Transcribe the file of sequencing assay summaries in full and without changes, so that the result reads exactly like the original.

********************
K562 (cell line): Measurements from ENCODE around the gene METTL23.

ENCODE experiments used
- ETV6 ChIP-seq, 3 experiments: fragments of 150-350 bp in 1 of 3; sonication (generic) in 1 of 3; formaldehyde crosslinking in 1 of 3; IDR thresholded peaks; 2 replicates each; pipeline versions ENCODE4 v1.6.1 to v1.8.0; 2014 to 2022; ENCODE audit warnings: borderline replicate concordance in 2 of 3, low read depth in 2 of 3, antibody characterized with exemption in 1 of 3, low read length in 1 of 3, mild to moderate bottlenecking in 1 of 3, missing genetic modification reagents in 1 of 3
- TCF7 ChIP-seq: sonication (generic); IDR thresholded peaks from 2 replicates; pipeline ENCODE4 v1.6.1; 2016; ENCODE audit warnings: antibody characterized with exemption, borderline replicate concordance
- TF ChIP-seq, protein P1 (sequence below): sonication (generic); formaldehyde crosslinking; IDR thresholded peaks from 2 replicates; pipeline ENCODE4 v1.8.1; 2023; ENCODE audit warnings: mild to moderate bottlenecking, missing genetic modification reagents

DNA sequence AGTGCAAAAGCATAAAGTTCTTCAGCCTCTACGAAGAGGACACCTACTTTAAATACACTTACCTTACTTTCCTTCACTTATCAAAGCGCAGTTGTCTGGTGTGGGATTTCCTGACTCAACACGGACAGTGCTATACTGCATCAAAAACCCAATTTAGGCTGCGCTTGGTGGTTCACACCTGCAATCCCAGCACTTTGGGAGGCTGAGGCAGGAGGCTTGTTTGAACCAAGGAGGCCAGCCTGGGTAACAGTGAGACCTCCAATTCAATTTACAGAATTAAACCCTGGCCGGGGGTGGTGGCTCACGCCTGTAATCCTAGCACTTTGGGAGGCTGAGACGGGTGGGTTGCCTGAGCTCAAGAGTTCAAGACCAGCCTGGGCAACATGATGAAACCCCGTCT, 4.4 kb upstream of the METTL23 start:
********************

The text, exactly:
K562 (cell line): Measurements from ENCODE around the gene METTL23.

ENCODE experiments used
- ETV6 ChIP-seq, 3 experiments: fragments of 150-350 bp in 1 of 3; sonication (generic) in 1 of 3; formaldehyde crosslinking in 1 of 3; IDR thresholded peaks; 2 replicates each; pipeline versions ENCODE4 v1.6.1 to v1.8.0; 2014 to 2022; ENCODE audit warnings: borderline replicate concordance in 2 of 3, low read depth in 2 of 3, antibody characterized with exemption in 1 of 3, low read length in 1 of 3, mild to moderate bottlenecking in 1 of 3, missing genetic modification reagents in 1 of 3
- TCF7 ChIP-seq: sonication (generic); IDR thresholded peaks from 2 replicates; pipeline ENCODE4 v1.6.1; 2016; ENCODE audit warnings: antibody characterized with exemption, borderline replicate concordance
- TF ChIP-seq, protein P1 (sequence below): sonication (generic); formaldehyde crosslinking; IDR thresholded peaks from 2 replicates; pipeline ENCODE4 v1.8.1; 2023; ENCODE audit warnings: mild to moderate bottlenecking, missing genetic modification reagents

DNA sequence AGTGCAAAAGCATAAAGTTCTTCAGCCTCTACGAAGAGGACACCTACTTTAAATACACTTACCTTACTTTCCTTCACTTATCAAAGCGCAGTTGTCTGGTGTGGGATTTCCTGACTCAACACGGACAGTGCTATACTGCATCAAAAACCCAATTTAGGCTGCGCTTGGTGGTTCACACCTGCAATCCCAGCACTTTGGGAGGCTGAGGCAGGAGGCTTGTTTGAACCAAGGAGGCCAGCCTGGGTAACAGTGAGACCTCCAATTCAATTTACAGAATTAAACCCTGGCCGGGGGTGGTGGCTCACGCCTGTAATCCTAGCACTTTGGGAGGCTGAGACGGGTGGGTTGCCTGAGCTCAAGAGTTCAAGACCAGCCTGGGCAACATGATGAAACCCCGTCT, 4.4 kb upstream of the METTL23 start: